Loss making domestic carriers like SpiceJet, and others like GoAir and IndiGo have also reduced their prices in to meet the price challenge from AirAsia. Apart from fighting on the price front, the Federation of Indian Airlines (FIA) have filed a case in the High Court at New Delhi, scheduled for hearing on 11th July.
AirAsia began its quest for entry into the Indian market some 15 months ago. Though they may be starting operations with just one aircraft, their plan is to bring in one more every month. Besides, June is not the peak "season" month for travelling, and they expect to have a few more when the peak season starts.
The major issue facing AirAsia is the verdict of the High Court. If it goes against them, they may have to postpone their flights or make an appeal, in which case, the FIA would have won the initial advantage. However, it remains to be seen how the High Court rules.
In the meantime, both the Airline industry and the hospitality industry are hoping that the Finance Minister would make suitable provisions in the ensuing Budget to reduce taxes on the hospitality sector and jet fuel. After all, the increased cost of jet fuel is eventually passed on to the passenger.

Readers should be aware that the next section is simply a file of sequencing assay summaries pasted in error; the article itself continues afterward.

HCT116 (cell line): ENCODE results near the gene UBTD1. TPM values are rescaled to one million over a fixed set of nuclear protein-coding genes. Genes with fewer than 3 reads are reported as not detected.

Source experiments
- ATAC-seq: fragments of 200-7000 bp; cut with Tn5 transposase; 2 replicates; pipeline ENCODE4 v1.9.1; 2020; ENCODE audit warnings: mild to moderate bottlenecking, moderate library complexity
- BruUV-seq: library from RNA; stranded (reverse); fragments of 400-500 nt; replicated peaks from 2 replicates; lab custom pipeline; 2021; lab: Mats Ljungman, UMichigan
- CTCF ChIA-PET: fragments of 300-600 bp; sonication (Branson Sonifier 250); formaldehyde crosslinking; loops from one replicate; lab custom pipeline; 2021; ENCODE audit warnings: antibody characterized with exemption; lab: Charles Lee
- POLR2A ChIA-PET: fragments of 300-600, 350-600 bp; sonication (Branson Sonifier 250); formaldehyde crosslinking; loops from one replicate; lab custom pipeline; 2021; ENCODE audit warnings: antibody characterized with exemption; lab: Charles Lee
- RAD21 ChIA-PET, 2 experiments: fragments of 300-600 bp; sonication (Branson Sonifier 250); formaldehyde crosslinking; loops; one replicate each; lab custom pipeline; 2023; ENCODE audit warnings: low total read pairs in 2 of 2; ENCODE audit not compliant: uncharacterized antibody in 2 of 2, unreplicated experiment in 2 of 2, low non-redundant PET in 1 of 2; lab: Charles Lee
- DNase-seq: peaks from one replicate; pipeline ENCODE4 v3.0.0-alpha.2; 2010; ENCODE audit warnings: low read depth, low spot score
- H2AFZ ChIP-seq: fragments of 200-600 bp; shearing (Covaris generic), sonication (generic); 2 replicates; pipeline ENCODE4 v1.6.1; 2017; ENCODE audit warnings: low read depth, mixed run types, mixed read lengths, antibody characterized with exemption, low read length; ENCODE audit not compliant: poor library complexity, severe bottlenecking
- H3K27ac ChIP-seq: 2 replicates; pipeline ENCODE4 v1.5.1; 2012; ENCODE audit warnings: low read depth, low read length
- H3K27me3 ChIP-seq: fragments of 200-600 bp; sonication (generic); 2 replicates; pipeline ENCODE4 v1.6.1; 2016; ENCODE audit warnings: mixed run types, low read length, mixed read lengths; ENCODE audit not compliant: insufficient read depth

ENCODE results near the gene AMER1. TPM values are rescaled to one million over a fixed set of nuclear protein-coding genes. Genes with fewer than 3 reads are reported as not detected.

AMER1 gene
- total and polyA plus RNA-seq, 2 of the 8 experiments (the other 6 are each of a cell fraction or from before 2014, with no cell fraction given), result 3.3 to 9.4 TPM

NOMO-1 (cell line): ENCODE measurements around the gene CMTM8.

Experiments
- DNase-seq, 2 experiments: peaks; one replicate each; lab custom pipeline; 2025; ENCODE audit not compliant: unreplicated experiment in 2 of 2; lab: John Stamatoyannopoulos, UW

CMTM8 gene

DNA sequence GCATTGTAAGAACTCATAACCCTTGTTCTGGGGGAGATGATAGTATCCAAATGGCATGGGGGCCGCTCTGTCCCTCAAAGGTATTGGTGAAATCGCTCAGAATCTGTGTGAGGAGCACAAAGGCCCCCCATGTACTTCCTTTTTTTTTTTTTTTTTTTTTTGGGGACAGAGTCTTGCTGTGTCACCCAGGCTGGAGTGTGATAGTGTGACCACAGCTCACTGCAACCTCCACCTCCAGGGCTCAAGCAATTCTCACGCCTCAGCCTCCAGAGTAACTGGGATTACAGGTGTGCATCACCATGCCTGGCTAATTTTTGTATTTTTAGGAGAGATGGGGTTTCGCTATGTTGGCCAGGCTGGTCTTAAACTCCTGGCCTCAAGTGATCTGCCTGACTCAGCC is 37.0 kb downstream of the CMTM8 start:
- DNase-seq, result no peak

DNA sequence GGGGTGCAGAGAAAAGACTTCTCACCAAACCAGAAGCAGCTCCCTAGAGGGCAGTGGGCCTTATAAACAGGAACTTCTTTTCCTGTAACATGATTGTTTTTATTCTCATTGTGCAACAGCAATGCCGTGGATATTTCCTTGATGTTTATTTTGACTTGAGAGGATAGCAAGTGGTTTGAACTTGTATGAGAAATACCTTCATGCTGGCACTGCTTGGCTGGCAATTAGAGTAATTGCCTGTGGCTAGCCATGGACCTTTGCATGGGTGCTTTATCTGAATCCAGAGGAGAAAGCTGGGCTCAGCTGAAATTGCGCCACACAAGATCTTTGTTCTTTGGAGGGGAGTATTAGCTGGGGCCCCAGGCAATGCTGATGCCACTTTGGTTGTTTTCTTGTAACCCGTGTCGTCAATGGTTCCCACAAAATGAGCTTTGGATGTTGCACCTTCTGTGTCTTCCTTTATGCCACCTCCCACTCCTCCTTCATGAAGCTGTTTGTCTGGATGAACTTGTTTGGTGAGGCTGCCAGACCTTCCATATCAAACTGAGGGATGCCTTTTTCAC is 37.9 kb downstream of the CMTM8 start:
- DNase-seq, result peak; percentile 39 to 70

The outcome of the dog fight between FIA and AirAsia will also affect the Tata-SIA full service airline that is now awaiting AOP. In this new airline, Tata Sons hold 51% stake and Singapore Airlines 49%. This new airline, when it takes off, is expected to bring about a major change in the airline industry in the country in terms of passenger comfort and service.
Which is why, perhaps, domestic airlines are doing what they can to prevent both AirAsia and Tata-SIA coming into the scene, as they will be hard to beat. Their entry is what the air travellers hope to see in the near future.
(AK Ramdas has worked with the Engineering Export Promotion Council of the ministry of commerce. He was also associated with various committees of the Council. His international career took him to places like Beirut, Kuwait and Dubai at a time when these were small trading outposts; and later to the US.)
According to the independent MP, we have a situation in India where regulators have failed deliberately or because of incompetence, but are still not held accountable
Rajeev Chandrasekhar, an independent member of the Rajya Sabha, who is also a member of the Standing Committee on Finance, has requested Finance Minister Arun Jaitley to undertake a comprehensive review of independent regulators; for significant reforms in governance and building or rebuilding credible and performing regulatory institutions that are capable of handling challenges of economic regulation in today's India.